With All My Worldly Goods I Thee Endow, or Maybe Not: A Reevaluation of the Uniform Premarital Agreement Act after Three Decades
68 Pages Posted: 2 Feb 2011 Last revised: 17 Feb 2011
Date Written: February 2, 2011
The Uniform Premarital Agreement Act was adopted relatively soon after the acceptance of the idea in the U.S. that premarital agreements contemplating the economic consequences of divorce could be enforced. During the past three decades about half of all U.S. states have adopted it. The overriding goal of the drafters appears to have been to create a set of rules that made it very difficult to challenge the enforceability of the agreement if the parties divorce. It sets forth very loose requirements pertaining to rules governing bargaining tactics, and severely limits any inquiry into the substantive unfairness of the agreement. The right to both equitable distribution and spousal support may be restricted or waived.
Since the UPAA was adopted, other states and countries have promulgated quite different rules regarding how a divorce court should determine whether to enforce an agreement contemplating a possible divorce. These rules differ in many significant respects from the policy judgments reflected in the UPAA.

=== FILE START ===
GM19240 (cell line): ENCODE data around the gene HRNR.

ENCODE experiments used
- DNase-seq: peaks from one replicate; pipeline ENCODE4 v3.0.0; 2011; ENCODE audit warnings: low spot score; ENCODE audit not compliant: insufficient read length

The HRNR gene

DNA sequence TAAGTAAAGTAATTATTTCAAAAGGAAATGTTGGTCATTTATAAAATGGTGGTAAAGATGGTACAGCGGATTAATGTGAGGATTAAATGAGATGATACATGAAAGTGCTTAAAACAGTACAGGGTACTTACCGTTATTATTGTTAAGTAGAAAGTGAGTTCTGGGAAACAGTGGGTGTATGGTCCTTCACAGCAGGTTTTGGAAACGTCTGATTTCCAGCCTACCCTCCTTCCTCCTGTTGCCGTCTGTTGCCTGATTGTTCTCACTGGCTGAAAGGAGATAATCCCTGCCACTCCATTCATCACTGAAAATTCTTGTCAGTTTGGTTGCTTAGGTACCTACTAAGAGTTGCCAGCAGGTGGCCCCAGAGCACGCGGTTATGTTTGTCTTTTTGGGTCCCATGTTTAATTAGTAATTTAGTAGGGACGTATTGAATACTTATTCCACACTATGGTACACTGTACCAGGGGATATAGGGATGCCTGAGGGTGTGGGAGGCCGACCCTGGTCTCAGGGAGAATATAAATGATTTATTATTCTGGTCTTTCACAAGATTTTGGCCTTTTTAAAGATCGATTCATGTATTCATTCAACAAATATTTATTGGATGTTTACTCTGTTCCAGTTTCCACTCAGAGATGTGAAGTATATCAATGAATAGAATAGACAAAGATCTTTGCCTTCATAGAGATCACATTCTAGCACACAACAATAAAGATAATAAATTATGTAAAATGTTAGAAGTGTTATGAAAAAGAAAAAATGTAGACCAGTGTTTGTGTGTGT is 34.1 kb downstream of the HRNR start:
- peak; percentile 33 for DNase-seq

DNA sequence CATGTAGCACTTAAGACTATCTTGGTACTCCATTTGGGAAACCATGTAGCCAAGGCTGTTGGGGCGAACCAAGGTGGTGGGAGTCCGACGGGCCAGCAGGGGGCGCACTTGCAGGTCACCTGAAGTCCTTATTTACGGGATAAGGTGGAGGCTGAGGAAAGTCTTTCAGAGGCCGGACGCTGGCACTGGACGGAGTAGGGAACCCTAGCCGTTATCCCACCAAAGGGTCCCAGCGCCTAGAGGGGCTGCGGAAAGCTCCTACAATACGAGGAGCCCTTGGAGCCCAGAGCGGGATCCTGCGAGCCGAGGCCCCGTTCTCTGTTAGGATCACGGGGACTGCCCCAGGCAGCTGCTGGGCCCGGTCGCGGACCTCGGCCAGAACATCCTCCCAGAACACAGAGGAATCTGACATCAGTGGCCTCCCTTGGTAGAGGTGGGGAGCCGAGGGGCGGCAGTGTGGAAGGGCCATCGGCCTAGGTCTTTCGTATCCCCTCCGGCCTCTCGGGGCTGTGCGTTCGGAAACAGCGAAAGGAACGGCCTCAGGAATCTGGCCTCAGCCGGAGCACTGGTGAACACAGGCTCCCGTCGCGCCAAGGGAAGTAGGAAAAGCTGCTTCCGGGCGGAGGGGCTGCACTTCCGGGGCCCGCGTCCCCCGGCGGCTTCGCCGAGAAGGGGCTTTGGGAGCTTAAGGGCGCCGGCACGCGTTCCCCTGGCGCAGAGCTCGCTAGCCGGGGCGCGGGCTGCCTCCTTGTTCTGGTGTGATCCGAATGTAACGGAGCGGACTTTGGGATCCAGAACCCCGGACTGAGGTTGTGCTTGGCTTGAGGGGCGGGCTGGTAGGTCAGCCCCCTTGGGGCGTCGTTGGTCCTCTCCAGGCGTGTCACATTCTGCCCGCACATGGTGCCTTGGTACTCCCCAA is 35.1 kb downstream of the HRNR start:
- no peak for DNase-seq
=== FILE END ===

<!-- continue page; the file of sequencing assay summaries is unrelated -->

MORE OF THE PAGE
A committee has been created to consider whether to modify the UPAA. This article compares the UPAA to rules now being applied in other countries and states that have not adopted the UPAA, and suggests some significant modifications to the UPAA. The proposed modified UPAA would still give parties substantial contractual freedom, but would improve the fairness of the bargaining process, disallow last-minute negotiation, and allow courts to review whether the agreement is unconscionable at divorce. In addition, the right to spousal support could not be affected if the parties have a common biological or adoptive child.
Keywords: Divorce, Prenuptial Agreement, Premarital Agreement, Unconscionability, Marital Agreement
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